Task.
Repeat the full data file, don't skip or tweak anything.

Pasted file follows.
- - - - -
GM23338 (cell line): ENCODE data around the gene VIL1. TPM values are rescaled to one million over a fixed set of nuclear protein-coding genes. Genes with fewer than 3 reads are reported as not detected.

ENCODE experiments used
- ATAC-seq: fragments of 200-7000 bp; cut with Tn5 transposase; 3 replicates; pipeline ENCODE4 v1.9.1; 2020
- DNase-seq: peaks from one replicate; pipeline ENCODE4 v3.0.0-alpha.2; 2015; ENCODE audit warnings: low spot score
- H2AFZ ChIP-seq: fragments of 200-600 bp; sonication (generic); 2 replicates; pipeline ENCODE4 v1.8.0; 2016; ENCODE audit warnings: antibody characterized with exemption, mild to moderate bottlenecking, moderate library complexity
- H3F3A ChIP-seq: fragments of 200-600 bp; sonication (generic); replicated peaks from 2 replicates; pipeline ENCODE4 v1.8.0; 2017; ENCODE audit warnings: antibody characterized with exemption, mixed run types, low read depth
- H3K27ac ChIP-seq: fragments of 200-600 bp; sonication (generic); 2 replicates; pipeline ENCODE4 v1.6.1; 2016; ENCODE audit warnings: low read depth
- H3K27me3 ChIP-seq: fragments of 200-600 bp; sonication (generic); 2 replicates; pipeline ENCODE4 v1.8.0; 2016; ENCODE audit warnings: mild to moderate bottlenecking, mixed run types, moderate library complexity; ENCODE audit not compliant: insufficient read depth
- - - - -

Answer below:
GM23338 (cell line): ENCODE data around the gene VIL1. TPM values are rescaled to one million over a fixed set of nuclear protein-coding genes. Genes with fewer than 3 reads are reported as not detected.

ENCODE experiments used
- ATAC-seq: fragments of 200-7000 bp; cut with Tn5 transposase; 3 replicates; pipeline ENCODE4 v1.9.1; 2020
- DNase-seq: peaks from one replicate; pipeline ENCODE4 v3.0.0-alpha.2; 2015; ENCODE audit warnings: low spot score
- H2AFZ ChIP-seq: fragments of 200-600 bp; sonication (generic); 2 replicates; pipeline ENCODE4 v1.8.0; 2016; ENCODE audit warnings: antibody characterized with exemption, mild to moderate bottlenecking, moderate library complexity
- H3F3A ChIP-seq: fragments of 200-600 bp; sonication (generic); replicated peaks from 2 replicates; pipeline ENCODE4 v1.8.0; 2017; ENCODE audit warnings: antibody characterized with exemption, mixed run types, low read depth
- H3K27ac ChIP-seq: fragments of 200-600 bp; sonication (generic); 2 replicates; pipeline ENCODE4 v1.6.1; 2016; ENCODE audit warnings: low read depth
- H3K27me3 ChIP-seq: fragments of 200-600 bp; sonication (generic); 2 replicates; pipeline ENCODE4 v1.8.0; 2016; ENCODE audit warnings: mild to moderate bottlenecking, mixed run types, moderate library complexity; ENCODE audit not compliant: insufficient read depth